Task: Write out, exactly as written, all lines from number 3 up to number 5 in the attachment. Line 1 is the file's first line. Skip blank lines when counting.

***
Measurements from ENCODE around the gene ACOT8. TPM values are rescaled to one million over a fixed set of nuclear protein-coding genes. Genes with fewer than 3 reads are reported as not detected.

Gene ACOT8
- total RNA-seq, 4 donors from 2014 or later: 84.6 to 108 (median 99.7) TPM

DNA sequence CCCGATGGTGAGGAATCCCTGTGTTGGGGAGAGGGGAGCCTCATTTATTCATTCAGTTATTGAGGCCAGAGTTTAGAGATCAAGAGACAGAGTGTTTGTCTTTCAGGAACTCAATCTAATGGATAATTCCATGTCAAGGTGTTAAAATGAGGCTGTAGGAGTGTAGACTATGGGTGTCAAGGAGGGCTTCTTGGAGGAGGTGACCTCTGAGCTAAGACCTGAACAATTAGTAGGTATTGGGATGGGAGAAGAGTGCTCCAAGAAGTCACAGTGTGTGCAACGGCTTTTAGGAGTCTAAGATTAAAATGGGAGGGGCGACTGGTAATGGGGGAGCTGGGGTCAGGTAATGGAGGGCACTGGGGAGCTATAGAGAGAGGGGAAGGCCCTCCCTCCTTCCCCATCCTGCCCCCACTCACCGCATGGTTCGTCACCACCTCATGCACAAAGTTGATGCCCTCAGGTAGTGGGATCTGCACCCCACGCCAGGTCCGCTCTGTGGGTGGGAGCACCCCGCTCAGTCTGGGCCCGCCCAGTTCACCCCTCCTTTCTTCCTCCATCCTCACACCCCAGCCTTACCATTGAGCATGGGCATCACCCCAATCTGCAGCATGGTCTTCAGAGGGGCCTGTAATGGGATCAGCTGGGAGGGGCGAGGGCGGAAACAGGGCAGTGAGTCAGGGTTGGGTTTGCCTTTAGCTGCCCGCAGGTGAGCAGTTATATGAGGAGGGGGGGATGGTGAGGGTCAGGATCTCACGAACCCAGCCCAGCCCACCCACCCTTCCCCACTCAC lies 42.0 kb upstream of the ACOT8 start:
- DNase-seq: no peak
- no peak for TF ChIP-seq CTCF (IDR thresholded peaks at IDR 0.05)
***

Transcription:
- total RNA-seq, 4 donors from 2014 or later: 84.6 to 108 (median 99.7) TPM

DNA sequence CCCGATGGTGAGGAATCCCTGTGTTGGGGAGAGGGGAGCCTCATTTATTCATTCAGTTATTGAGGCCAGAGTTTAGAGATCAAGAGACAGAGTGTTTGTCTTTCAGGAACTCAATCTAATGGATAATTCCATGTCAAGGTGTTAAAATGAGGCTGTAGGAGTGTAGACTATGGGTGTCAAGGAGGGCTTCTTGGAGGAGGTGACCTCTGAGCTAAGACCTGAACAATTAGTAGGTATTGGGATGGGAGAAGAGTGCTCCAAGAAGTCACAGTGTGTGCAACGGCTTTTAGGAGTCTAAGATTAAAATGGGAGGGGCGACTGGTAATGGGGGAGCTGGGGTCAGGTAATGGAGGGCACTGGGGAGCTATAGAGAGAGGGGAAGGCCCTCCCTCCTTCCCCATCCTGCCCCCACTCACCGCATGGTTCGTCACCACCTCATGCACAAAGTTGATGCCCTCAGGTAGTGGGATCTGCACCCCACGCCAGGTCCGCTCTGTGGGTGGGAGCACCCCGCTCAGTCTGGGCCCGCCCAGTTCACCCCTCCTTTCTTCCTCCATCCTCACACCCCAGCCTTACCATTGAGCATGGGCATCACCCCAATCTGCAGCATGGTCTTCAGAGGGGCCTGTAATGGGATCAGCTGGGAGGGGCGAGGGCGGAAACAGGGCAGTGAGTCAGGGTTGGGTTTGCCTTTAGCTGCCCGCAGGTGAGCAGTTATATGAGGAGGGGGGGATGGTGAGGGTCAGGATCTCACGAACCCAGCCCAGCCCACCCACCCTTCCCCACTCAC lies 42.0 kb upstream of the ACOT8 start:
- DNase-seq: no peak